Denmark Tech, a college in South Carolina, has a reputation for being on the violent side. After a shooting in October of last year, the local news questioned the students’ safety at Den Tech. A local police officer informed the news team that between twelve and fifteen students get arrested every week from the college. The News 12 team submitted a FOIA request to obtain crime log data for the past two years, a list of sex offenders on campus, and statistics on violent crimes on campus for the past 5 years.
After reviewing the files sent by Den Tech, the data was insufficient, which came to no surprise since South Carolina has come in last on state audits regarding ease of obtaining information though the FOIA. The news crew decided to follow up with the college so that they could view the incident reports in person. Once they begin viewing the “public” records, the Public Safety Chief, Judy Halmon, stonewalled them, withholding most of the public records. Displaying forethought, the news team brought a hidden camera with them while viewing the files and caught Halmon’s uncooperative attitude on tape.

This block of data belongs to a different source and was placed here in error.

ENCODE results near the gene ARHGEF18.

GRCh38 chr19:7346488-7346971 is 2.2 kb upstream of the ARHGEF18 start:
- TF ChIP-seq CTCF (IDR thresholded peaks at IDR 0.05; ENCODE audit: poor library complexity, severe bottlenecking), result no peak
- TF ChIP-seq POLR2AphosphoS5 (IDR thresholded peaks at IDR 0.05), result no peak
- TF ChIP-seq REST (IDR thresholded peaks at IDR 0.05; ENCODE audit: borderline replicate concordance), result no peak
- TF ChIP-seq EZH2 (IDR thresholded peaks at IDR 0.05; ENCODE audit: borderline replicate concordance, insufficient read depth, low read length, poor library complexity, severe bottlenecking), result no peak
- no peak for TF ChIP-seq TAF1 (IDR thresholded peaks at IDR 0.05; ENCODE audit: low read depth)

Representative Bill Taylor said that “[Denmark Tech] is a perfect of example of how not to do it. They are defiant and arrogant. Shame on them!” Taylor’s new bill in the South Carolina legislature will reduce the cost and improve the public’s ability to access records and information in the state. One of the specific improvements it is designed to bring about is reducing the time that FOIA’d organizations have to respond to an initial request by over 50%. It will also “provide an easier avenue for punishing FOIA violators like Denmark Tech.”
When the news crew went back to the college for a second time, they were still denied access to the files, or even let onto the property. They plan on submitting significantly larger FOIA request in the near future.
What penalties or sanctions should non-responsive organizations, such as Denmark Tech, face for failing to uphold FOI laws?